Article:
With fall quickly transitioning into winter, although you probably wouldn’t be able to tell in California, Oscar season is ramping up. All of the studios are releasing their critically acclaimed heavy hitters, usually period pieces or dramatic films about the minority experience, in the hopes of getting that elusive golden man. Even Netflix is trying to get in the game — if you haven’t already seen from Timothée Chalamet’s bowl cut being aggressively touted on its website.
All of those indie darling and auteur masterpieces you’ve heard ravings about from film festivals are coming to theaters, and Hollywood is salivating at its time to shine. In honor of awards season, a period of time exclusively created by Hollywood for Hollywood to celebrate Hollywood, why not have a marathon of movies about Hollywood?
A 1990s classic about Hollywood elites made by Hollywood elites and featuring a cast of Hollywood elites with cameos by other Hollywood elites, “The Player” is a meta-dark comedy about a hotshot studio executive who is stalked by a disgruntled writer. Based on a novel of the same name, the film is a Hollywood circle jerk to the extreme, and Hollywood definitely ate it up when it premiered. Despite its modest box office success, “The Player” went on to be nominated for three Academy Awards and won two Golden Globes for best film and actor. The film is a veritable who’s who of Hollywood in the ‘90s, featuring over 60 celebrity cameos.
“The TV Set”
“We need a feature film about the creation of a television show” is a plea cried out by maybe a solid handful of people out there, but Hollywood heard this niche cry and made it happen. 2006’s “The TV Set” is all about a budding showrunner trying to create his pilot under the heavy supervision of a major network while attempting to maintain his creative vision. Featuring a post-”The X-Files” but pre-“Californication” David Duchovny, a post-“Fantastic Four” but pre-“Fantastic Four: Rise of the Silver Surfer” Ioan Gruffudd, an eternally iconic Sigourney Weaver and a forever typecasted Judy Greer, “The TV Set” is actually a decently accurate glimpse into the messy, bureaucratic process of the small screen. Even if you are more into movies about movies, those who love a good Hollywood circle jerk will still appreciate the sets and behind-the-scenes aspect of the movie.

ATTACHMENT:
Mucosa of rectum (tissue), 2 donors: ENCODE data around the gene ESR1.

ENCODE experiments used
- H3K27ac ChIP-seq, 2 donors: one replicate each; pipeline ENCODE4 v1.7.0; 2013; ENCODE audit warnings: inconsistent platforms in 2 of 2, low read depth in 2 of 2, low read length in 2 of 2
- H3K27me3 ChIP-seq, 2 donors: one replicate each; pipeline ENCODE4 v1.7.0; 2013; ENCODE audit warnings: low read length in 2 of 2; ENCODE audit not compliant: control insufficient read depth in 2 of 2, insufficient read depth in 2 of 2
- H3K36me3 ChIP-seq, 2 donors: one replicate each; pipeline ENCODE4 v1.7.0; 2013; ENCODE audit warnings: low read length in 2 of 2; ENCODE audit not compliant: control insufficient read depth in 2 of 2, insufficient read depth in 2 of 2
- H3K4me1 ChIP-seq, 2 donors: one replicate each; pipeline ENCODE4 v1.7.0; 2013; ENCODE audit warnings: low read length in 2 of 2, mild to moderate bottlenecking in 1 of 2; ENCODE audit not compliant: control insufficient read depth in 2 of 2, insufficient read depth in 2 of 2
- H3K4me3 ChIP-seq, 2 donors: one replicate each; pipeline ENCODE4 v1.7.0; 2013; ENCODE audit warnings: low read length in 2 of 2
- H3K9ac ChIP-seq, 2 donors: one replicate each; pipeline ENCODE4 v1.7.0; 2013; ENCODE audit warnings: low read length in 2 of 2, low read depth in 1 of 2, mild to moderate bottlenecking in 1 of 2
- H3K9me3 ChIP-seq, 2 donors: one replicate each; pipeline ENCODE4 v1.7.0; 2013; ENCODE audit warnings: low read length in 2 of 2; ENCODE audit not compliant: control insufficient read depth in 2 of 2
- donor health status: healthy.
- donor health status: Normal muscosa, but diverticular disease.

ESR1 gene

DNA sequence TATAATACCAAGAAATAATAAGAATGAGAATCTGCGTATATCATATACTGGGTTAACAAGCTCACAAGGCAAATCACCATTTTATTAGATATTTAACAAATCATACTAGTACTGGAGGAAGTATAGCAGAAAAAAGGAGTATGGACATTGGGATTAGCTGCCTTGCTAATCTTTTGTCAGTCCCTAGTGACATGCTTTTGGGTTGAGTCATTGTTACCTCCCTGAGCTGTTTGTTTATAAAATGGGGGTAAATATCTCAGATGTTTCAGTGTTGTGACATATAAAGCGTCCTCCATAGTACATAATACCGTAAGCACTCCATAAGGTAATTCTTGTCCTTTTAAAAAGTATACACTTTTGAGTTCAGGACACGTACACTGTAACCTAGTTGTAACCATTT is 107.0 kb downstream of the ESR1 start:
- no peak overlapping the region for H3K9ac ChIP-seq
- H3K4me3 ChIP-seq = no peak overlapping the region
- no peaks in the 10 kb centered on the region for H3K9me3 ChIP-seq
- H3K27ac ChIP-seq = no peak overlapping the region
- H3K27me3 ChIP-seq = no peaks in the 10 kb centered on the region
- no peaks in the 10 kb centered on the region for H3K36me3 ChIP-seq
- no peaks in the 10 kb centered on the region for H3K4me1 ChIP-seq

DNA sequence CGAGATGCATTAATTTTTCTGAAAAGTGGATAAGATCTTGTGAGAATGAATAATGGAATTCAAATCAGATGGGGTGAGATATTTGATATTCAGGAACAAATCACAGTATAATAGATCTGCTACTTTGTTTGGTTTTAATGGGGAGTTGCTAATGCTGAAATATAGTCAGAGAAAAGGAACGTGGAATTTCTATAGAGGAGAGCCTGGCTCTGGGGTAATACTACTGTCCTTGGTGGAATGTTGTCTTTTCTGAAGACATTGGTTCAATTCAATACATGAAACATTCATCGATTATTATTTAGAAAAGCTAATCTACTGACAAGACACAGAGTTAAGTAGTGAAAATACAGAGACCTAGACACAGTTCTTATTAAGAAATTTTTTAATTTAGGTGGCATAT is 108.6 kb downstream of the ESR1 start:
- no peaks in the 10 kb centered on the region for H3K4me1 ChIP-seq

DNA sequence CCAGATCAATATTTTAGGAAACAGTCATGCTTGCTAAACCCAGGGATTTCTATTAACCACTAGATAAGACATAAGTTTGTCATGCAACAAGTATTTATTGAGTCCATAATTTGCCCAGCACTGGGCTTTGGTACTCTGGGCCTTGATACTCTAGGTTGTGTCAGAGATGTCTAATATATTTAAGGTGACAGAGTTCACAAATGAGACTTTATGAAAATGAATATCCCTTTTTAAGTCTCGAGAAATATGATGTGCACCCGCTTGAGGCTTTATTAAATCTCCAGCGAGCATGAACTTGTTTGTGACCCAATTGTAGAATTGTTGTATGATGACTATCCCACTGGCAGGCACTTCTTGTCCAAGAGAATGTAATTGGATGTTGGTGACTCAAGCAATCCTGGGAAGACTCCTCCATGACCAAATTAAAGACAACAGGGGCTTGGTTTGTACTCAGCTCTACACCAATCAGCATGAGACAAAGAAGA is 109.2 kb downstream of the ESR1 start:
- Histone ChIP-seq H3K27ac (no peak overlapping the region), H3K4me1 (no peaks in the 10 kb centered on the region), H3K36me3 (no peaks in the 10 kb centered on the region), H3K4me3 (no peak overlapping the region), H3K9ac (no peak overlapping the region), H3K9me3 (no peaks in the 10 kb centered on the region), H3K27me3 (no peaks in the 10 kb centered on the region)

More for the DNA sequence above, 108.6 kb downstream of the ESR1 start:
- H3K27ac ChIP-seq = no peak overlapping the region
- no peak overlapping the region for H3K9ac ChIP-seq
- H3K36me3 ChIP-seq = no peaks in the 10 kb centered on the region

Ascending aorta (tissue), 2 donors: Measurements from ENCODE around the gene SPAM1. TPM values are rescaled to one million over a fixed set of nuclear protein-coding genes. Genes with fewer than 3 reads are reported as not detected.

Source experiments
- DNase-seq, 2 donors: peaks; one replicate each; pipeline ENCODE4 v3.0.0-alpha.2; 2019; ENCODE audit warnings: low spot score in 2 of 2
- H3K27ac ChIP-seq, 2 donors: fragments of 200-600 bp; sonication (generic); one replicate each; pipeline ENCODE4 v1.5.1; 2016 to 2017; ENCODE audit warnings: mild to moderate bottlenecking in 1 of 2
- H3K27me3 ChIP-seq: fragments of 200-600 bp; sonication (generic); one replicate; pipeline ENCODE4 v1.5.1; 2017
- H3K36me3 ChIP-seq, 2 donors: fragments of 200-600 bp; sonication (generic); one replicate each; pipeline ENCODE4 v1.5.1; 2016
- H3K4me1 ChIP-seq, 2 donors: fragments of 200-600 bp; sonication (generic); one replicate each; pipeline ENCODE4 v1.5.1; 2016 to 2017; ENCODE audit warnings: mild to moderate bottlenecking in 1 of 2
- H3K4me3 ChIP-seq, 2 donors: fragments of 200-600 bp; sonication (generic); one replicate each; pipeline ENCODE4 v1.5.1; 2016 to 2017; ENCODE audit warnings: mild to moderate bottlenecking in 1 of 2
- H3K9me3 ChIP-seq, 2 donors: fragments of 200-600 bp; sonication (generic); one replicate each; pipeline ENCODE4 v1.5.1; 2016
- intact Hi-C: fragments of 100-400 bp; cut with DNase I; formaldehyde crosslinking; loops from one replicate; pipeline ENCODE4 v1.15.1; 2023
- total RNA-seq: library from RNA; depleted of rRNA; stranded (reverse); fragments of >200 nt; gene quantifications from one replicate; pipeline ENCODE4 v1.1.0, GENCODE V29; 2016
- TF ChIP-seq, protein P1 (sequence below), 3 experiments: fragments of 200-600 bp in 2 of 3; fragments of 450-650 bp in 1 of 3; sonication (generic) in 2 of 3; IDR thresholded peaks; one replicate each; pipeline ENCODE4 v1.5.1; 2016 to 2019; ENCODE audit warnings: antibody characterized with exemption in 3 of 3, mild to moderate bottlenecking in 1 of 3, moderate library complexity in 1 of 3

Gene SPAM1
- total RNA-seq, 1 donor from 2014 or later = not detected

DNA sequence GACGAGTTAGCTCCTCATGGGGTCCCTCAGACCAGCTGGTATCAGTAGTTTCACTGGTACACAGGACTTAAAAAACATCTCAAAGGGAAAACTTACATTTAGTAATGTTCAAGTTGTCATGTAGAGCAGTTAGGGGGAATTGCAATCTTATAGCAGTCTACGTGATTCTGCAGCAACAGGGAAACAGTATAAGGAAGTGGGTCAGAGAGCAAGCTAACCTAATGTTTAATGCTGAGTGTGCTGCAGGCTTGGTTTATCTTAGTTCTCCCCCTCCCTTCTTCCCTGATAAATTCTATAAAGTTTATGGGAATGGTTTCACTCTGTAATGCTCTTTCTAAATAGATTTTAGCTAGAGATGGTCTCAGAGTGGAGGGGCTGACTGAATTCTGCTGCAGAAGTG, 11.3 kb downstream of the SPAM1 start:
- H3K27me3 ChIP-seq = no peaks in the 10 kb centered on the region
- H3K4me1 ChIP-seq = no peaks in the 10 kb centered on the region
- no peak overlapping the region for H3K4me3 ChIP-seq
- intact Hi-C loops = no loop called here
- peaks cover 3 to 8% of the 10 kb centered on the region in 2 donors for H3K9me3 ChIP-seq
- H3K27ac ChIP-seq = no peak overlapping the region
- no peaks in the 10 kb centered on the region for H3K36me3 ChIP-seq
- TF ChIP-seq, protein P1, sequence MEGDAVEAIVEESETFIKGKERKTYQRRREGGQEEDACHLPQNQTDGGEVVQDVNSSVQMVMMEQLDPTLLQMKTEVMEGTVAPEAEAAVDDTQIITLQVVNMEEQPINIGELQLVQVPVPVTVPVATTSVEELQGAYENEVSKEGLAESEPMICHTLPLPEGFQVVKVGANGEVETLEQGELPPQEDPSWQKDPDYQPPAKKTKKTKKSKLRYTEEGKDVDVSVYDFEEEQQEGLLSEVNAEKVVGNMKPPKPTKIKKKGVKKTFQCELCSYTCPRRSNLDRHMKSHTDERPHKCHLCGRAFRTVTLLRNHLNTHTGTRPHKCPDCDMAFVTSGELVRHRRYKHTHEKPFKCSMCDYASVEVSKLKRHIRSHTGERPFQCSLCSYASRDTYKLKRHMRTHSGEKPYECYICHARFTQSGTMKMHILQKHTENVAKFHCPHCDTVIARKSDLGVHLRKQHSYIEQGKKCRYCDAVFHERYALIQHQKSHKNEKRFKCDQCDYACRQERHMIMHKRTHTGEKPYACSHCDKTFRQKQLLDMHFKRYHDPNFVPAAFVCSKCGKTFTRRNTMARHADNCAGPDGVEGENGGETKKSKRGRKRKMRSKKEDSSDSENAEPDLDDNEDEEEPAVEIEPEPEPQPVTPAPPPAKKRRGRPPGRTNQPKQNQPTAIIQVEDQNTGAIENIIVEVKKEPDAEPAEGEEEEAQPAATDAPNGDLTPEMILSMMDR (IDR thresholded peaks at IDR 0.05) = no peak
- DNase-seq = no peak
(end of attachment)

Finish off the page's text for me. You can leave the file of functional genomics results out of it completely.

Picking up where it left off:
“The Disaster Artist”
The pathway of creating an indie film is always so different than that of a studio production — there are no studio executives greenlighting a script, there is no high-production-value budget, it’s just a group of people with cameras, artistic vision and the financial capability to fund a small film. Imagine all that, but the film is very, very poorly made and confusingly written by a man with a vague Eastern European accent.“The Disaster Artist” is the fictionalized version of the making of the iconic Tommy Wiseau masterpiece “The Room.”
The film features James Franco as the lead, who came under scrutiny shortly after this film premiered when allegations of sexual misconduct rose up against the art kid turned actor. A film about the making of an indie film is already enough of a circle jerk, but a film about the making of the indie film universally deemed as the worst movie ever made? Somewhere out there a Hollywood executive is still nutting over the very idea.
And you can nut too, by watching this trio of Hollywood circle jerk movies this weekend to get ready for awards season!
Contact Julie Lim at [email protected].